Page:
Benefits of Quitting Smoking for People With Ankylosing Spondylitis

Smoking harms your lungs, heart, and general health. Research on people with ankylosing spondylitis (AS) shows that smoking also worsens the impact of this illness and promotes its progression.

Smokers with this disease are likely to have more severe symptoms and a higher disease burden (impacts on finances, mortality, disability, and other metrics) than those with the same illness but who don't smoke. Smoking can also affect your response to proven treatments.

The good news is that it's never too late to quit. The impact of quitting smoking can help you control the disease and increase your chances of having better disease outcomes.

This article describes how smoking impacts disease progression in ankylosing spondylitis, the benefits of quitting, and tips for stopping smoking.

Person with nicotine patch on their upper arm with hand written message saying "not today"

Lucy Lambriex / Getty Images

Smoking as a Risk Factor for AS

While scientists don't know exactly what causes ankylosing spondylitis, an inflammatory autoimmune disease affecting the bones of the spine, certain risk factors can make you more likely to develop the disease. Research suggests that smoking is a significant risk factor for the incidence and progression of ankylosing spondylitis.

In a study that examined how smoking contributes to the progression of ankylosing spondylitis, researchers observed that current smokers were more likely to have a recent diagnosis than anklyosing spondylitis than previous smokers or nonsmokers.

Based on these findings, smoking should be discouraged in people with a high risk of developing ankylosing spondylitis due to other factors such as family history or being positive for the HLA-B27 gene. This gene is found in 90% of people with the disease.

Risks of Smoking with Ankylosing Spondylitis

Research indicates that smoking interferes with an ability to control symptoms of AS. Generally, people who smoke with ankylosing spondylitis are worse off than nonsmokers with AS.

Increased Pain

Smoking can intensify joint pain in ankylosing spondylitis. In an analysis of nearly 5,000 adults with AS, researchers reported that those who smoked were more likely to report more pain than nonsmokers.

In a study that examined the impact of smoking on ankylosing spondylitis, people in the smoking group had longer duration of morning joint stiffness and less spinal mobility compared to people in the nonsmoking group.

Higher Risk of Heart Disease and Stroke

Ankylosing spondylitis places people at an increased risk for heart disease due to chronic inflammation. When chronic inflammation damages the aorta (the large artery carrying blood from the heart to the circulatory system), it can block blood flow or damage the aortic valve in the heart. Inflammation can also interfere with the heart's normal electrical system and cause changes in heart rhythm.

One cardiovascular problem linked with ankylosing spondylitis is stroke. In one study, people with ankylosing spondylitis had an increased stroke risk of 56% than those without AS. A higher risk of stroke can occur due to blood clots that form in the veins, deep vein thrombosis, and pulmonary embolisms (blood clots that travel to the lungs) with ankylosing spondylitis.

Smoking is also a major risk factor for heart disease. Any amount of smoking can damage your heart. Smoking further increases the risk of heart disease and stroke in people with other heart disease risk factors, such as ankylosing spondylitis.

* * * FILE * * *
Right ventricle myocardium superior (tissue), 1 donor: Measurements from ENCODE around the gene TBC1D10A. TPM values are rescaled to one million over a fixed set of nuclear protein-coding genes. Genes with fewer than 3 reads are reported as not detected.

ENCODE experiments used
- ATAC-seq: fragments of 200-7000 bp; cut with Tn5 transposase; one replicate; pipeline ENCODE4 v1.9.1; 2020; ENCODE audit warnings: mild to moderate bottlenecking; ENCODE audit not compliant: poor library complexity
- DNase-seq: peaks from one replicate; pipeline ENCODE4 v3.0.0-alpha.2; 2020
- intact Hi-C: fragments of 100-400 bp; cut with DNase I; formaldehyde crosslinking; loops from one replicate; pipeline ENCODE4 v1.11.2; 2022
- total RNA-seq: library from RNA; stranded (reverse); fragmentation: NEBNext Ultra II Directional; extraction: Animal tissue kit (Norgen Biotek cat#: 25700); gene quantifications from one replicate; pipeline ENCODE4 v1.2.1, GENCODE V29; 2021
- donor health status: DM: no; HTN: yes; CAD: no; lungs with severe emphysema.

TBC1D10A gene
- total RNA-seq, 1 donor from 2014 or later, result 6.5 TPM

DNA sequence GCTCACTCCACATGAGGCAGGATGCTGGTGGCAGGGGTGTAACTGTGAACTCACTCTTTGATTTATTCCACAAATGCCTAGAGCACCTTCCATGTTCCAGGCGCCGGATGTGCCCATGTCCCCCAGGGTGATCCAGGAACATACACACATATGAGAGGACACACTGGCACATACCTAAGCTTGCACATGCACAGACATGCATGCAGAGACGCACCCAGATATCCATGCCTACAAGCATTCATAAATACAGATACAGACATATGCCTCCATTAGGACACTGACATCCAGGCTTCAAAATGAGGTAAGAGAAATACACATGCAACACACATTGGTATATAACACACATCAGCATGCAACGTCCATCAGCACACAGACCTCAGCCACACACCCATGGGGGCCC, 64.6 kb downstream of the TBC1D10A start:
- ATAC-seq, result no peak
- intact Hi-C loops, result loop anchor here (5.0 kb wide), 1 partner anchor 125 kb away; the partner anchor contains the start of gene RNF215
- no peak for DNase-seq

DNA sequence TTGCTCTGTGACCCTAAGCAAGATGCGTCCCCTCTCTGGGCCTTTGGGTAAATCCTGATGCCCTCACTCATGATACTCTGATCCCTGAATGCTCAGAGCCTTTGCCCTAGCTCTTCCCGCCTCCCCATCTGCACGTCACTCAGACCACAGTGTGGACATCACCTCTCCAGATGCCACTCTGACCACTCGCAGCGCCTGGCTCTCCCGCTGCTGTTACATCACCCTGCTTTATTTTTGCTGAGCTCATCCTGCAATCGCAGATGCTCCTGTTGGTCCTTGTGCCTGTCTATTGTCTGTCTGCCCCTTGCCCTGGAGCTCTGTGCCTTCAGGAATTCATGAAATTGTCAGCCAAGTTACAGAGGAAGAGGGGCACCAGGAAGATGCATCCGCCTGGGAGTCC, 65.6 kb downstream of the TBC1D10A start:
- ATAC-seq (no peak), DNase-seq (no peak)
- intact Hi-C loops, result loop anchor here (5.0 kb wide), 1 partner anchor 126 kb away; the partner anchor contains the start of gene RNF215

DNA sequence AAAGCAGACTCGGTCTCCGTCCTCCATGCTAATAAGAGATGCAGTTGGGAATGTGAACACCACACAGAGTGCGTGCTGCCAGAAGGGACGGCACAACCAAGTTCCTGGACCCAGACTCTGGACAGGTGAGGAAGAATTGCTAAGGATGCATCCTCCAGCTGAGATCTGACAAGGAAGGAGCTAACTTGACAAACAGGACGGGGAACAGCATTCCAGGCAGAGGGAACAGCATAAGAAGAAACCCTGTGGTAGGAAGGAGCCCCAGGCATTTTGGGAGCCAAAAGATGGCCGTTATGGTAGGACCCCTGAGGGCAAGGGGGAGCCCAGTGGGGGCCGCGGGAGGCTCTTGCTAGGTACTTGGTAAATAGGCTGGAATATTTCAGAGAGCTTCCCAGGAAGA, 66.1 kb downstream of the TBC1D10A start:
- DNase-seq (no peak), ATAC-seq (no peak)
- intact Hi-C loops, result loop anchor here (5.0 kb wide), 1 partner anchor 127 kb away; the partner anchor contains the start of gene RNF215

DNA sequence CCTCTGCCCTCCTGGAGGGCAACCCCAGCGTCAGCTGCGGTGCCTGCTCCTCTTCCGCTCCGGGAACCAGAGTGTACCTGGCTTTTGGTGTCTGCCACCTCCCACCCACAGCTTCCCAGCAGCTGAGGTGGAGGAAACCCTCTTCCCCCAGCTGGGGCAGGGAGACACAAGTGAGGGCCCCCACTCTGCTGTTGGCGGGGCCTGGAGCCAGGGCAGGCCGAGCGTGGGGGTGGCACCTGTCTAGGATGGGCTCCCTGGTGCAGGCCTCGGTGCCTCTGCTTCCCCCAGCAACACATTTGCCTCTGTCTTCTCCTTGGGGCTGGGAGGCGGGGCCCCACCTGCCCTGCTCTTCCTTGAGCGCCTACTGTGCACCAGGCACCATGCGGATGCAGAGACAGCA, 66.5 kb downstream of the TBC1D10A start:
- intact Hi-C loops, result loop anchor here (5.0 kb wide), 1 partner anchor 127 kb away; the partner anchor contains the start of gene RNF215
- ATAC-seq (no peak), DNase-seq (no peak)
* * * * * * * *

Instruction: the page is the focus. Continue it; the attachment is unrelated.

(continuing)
More Spinal Damage

Smoking is linked with faster-progressing spinal damage in ankylosing spondylitis. A 2019 meta-analysis examined whether a link existed between smoking and cumulative radiographic (seen on X-ray) spinal damage and progression in people with ankylosing spondylitis.

Researchers reported that smoking was linked with increased cumulative damage to the spine in people with ankylosing spondylitis.

A 2021 study that observed the relationship between cigarette smoking and spinal damage in people with ankylosing spondylitis found that 50% of those who smoked had more significant radiographic progression than nonsmokers.

Exercise and Treatment May Be Less Effective

Smoking harms your lungs and breathing. In a 2021 review of people with ankylosing spondylitis, researchers identified a statistically significant decrease in chest expansion among smokers.

When ankylosing spondylitis affects your ribs, it can make it difficult or painful to expand your chest to breathe. If you smoke, you will further limit your ability to breathe freely and to exercise at the recommended rate to make a positive impact on your health.

Smoking can also make certain treatments for ankylosing spondylitis less effective. In a 2016 study of people with ankylosing spondylitis treated with a tumor necrosis factor (TNF) inhibitor, current and former smokers had significantly worse patient-reported effects of the condition at baseline, shorter treatment adherence, and poorer treatment responses.

Benefits of Quitting Smoking for People With AS

Quitting smoking is strongly advised for people with ankylosing spondylitis. Data from a study of more than 900 people with ankylosing spondylitis found that people who stopped smoking achieved lower levels of disease activity, better physical function, and improved quality of life compared to current smokers.

In this study, researchers estimated that people who stopped smoking achieved benefits that were comparable to 30% of the effects they might get with intensive physical therapy and 16% of the effects they might get with taking biologic medications.

Slower Disease Progression

Quitting or reducing your smoking may help slow disease progression in ankylosing spondylitis. There is evidence that inflammation from smoke inhalation quickens the rate at which disease damage progresses. When you stop smoking, this trigger doesn't contribute to disease progression.